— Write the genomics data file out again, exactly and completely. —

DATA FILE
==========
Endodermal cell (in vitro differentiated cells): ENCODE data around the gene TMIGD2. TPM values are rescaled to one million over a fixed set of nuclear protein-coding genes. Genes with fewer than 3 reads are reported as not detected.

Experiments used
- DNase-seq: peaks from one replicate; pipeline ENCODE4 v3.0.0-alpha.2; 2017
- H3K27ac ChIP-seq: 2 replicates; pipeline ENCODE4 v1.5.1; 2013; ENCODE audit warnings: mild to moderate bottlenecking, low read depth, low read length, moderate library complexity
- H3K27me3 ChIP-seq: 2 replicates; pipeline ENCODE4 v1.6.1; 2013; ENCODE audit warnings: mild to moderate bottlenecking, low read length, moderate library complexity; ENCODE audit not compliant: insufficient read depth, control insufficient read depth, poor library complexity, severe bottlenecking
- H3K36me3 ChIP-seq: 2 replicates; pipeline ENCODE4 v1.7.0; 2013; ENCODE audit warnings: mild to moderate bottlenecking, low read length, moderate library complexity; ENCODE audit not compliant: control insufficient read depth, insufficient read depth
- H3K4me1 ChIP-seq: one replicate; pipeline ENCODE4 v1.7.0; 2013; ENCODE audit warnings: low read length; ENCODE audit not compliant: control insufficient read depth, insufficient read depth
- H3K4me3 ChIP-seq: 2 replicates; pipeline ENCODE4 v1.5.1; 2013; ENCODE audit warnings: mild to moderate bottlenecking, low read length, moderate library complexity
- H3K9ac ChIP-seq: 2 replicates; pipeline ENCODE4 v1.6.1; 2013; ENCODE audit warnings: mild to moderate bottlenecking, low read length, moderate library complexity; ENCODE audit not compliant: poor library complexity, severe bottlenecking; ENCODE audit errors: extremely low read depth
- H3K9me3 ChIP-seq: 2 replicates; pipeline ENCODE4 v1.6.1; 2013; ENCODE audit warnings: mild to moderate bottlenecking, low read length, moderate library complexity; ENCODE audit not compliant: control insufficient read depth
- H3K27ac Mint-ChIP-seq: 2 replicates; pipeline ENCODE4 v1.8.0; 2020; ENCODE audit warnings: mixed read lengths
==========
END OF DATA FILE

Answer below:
Endodermal cell (in vitro differentiated cells): ENCODE data around the gene TMIGD2. TPM values are rescaled to one million over a fixed set of nuclear protein-coding genes. Genes with fewer than 3 reads are reported as not detected.

Experiments used
- DNase-seq: peaks from one replicate; pipeline ENCODE4 v3.0.0-alpha.2; 2017
- H3K27ac ChIP-seq: 2 replicates; pipeline ENCODE4 v1.5.1; 2013; ENCODE audit warnings: mild to moderate bottlenecking, low read depth, low read length, moderate library complexity
- H3K27me3 ChIP-seq: 2 replicates; pipeline ENCODE4 v1.6.1; 2013; ENCODE audit warnings: mild to moderate bottlenecking, low read length, moderate library complexity; ENCODE audit not compliant: insufficient read depth, control insufficient read depth, poor library complexity, severe bottlenecking
- H3K36me3 ChIP-seq: 2 replicates; pipeline ENCODE4 v1.7.0; 2013; ENCODE audit warnings: mild to moderate bottlenecking, low read length, moderate library complexity; ENCODE audit not compliant: control insufficient read depth, insufficient read depth
- H3K4me1 ChIP-seq: one replicate; pipeline ENCODE4 v1.7.0; 2013; ENCODE audit warnings: low read length; ENCODE audit not compliant: control insufficient read depth, insufficient read depth
- H3K4me3 ChIP-seq: 2 replicates; pipeline ENCODE4 v1.5.1; 2013; ENCODE audit warnings: mild to moderate bottlenecking, low read length, moderate library complexity
- H3K9ac ChIP-seq: 2 replicates; pipeline ENCODE4 v1.6.1; 2013; ENCODE audit warnings: mild to moderate bottlenecking, low read length, moderate library complexity; ENCODE audit not compliant: poor library complexity, severe bottlenecking; ENCODE audit errors: extremely low read depth
- H3K9me3 ChIP-seq: 2 replicates; pipeline ENCODE4 v1.6.1; 2013; ENCODE audit warnings: mild to moderate bottlenecking, low read length, moderate library complexity; ENCODE audit not compliant: control insufficient read depth
- H3K27ac Mint-ChIP-seq: 2 replicates; pipeline ENCODE4 v1.8.0; 2020; ENCODE audit warnings: mixed read lengths